I've chosen to do the Examen during the month of September particularly because the children in our church will be introduced to this practice in their group gathering time. If I'm asking someone else to do something, it's only fair that I try to do it as well. It will be an exercise of learning to pay attention during the week, being reminded of God`s love when we are both joyful and sad, and an opportunity to learn to share our own encounters with God in a small group.
My favourite resource for exploring the Examen is called Sleeping with Bread: Holding what gives you life. I really appreciate how simply and clearly it lays out the practice in it's opening paragraph:
For many years, we have ended each day the same way. We light a candle, become aware of God's loving presence, and take about five minutes of quiet while we each ask ourselves two questions. For what moment today am I most grateful? For what moment today am I least grateful? (5-6)As I've taught this practice to children, I've found many are familiar with something similar called highs and lows. A time for families to name a high and a low from each day while seated around the dinner table or before bed. This exercise is quite similar to the Examen which is an ancient spiritual practice developed by St. Ignatius in the 16th century. The Examen however, invites us to consider those highs and lows in the context of God's loving presence in all aspects of our lives.
I love that the Examen is flexible and can be used to look back over a day, a week, a month, a year, or a lifetime. The questions that are asked can take many forms, though all with the same impulse.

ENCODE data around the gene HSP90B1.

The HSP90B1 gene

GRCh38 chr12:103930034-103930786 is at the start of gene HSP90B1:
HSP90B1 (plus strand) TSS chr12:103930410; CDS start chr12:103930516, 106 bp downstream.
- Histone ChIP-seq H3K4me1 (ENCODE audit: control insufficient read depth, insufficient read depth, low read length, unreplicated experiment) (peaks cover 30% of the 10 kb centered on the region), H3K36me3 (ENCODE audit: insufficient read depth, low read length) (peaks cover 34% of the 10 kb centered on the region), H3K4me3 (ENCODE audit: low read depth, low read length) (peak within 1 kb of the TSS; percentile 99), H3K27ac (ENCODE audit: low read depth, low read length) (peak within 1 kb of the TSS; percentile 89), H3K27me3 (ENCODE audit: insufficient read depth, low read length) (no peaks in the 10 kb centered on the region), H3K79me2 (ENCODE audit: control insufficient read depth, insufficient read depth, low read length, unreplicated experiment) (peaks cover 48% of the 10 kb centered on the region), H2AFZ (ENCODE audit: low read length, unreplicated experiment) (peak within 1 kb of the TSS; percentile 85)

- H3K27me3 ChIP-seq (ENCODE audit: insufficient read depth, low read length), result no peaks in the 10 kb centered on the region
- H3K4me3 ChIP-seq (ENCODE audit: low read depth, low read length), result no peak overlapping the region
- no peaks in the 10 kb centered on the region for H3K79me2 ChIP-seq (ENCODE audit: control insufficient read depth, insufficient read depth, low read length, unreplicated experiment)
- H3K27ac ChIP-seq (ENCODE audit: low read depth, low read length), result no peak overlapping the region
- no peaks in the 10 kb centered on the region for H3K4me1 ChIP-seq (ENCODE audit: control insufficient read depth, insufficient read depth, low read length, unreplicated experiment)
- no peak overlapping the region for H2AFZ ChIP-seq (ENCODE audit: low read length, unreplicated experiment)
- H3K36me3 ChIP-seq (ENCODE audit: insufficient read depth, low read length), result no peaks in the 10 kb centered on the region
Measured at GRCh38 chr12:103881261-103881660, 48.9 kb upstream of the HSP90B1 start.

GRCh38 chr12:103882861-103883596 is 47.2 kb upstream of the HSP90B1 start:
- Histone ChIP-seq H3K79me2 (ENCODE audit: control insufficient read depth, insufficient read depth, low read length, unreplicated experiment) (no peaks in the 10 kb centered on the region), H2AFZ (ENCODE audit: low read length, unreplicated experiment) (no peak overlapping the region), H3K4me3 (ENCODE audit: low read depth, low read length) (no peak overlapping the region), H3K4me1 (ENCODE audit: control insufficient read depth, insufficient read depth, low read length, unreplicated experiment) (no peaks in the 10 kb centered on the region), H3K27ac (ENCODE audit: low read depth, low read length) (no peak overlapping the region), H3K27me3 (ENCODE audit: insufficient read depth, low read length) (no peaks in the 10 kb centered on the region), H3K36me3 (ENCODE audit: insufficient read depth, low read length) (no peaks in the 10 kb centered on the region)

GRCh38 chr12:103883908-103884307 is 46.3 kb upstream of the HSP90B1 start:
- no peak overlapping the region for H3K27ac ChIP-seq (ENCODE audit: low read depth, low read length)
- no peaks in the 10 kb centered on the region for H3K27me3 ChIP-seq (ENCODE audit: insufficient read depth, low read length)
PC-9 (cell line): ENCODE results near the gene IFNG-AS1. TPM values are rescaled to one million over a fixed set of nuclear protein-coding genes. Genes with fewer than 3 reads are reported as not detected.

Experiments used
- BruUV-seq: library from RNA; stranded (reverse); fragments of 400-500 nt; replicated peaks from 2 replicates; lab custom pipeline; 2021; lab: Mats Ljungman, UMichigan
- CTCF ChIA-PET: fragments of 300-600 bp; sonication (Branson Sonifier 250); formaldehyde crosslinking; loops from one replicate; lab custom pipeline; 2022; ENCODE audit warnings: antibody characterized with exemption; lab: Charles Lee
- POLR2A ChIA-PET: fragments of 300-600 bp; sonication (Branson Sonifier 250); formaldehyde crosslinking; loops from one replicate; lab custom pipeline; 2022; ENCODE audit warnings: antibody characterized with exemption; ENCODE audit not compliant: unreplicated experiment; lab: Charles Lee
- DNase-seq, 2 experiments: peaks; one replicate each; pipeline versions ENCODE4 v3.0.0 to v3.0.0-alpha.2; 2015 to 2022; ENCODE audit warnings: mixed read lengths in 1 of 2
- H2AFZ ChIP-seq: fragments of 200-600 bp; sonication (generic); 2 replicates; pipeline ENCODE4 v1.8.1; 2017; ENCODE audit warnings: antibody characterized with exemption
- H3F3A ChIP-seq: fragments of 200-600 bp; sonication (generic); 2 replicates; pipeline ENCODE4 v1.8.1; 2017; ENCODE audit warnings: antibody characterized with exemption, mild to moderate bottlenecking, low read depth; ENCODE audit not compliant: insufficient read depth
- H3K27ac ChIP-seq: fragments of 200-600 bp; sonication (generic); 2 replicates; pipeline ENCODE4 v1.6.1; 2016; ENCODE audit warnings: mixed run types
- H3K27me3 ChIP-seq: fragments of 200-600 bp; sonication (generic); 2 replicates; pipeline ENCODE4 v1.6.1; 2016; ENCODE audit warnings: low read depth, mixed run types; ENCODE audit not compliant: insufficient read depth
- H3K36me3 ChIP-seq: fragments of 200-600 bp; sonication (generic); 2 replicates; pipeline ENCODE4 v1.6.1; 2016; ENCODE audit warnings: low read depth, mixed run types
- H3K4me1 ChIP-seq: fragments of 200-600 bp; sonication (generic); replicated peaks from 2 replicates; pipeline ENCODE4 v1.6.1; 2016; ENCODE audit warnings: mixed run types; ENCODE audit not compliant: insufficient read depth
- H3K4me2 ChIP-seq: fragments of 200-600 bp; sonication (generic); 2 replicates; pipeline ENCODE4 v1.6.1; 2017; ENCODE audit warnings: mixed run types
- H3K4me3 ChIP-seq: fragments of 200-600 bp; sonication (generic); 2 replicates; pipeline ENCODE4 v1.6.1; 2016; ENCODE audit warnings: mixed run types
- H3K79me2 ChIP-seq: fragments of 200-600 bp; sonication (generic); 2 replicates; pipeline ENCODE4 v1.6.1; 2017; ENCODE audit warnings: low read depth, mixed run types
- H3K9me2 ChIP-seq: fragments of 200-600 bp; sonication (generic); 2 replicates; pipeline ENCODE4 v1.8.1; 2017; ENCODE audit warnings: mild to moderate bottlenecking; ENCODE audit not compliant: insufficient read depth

When did I give and receive the most love today? When did I give and receive the least love today
When did I feel most alive today? When did I most feel life draining out of me?
When today did I have the greatest sense of belonging to myself, others, God and the universe? When did I have the least sense of belonging? (7)Asking these questions can help us to cultivate gratitude, identify small indicators that we might easily pass by when making larger decisions, identify God's presence and activity in our daily lives, and get in touch with our purpose in life as a whole.
I feel grateful for the opportunity to pay attention in this way, particularly because I have a tendency to find the glass half-empty. One of my gifts/curses is that I'm an evaluative person and years as a figure skating judge, student, and more recently an editor have trained me to identify miniscule problems and areas that could be improved. It it often the case that I approach my own life, in all its aspects, with the same analytical eye which leads me to see all that is weak and in need of improvement (perfectionism anyone?). The Examen is an excellent practice for perfectionists and pessimists who need to practice identifying what is good and beautiful, just as it's an excellent practice for those who are resistant to addressing their own inner pain.
Again, feel free to join me on this month long journey, I'd love to hear your reflections on these practices as well. :)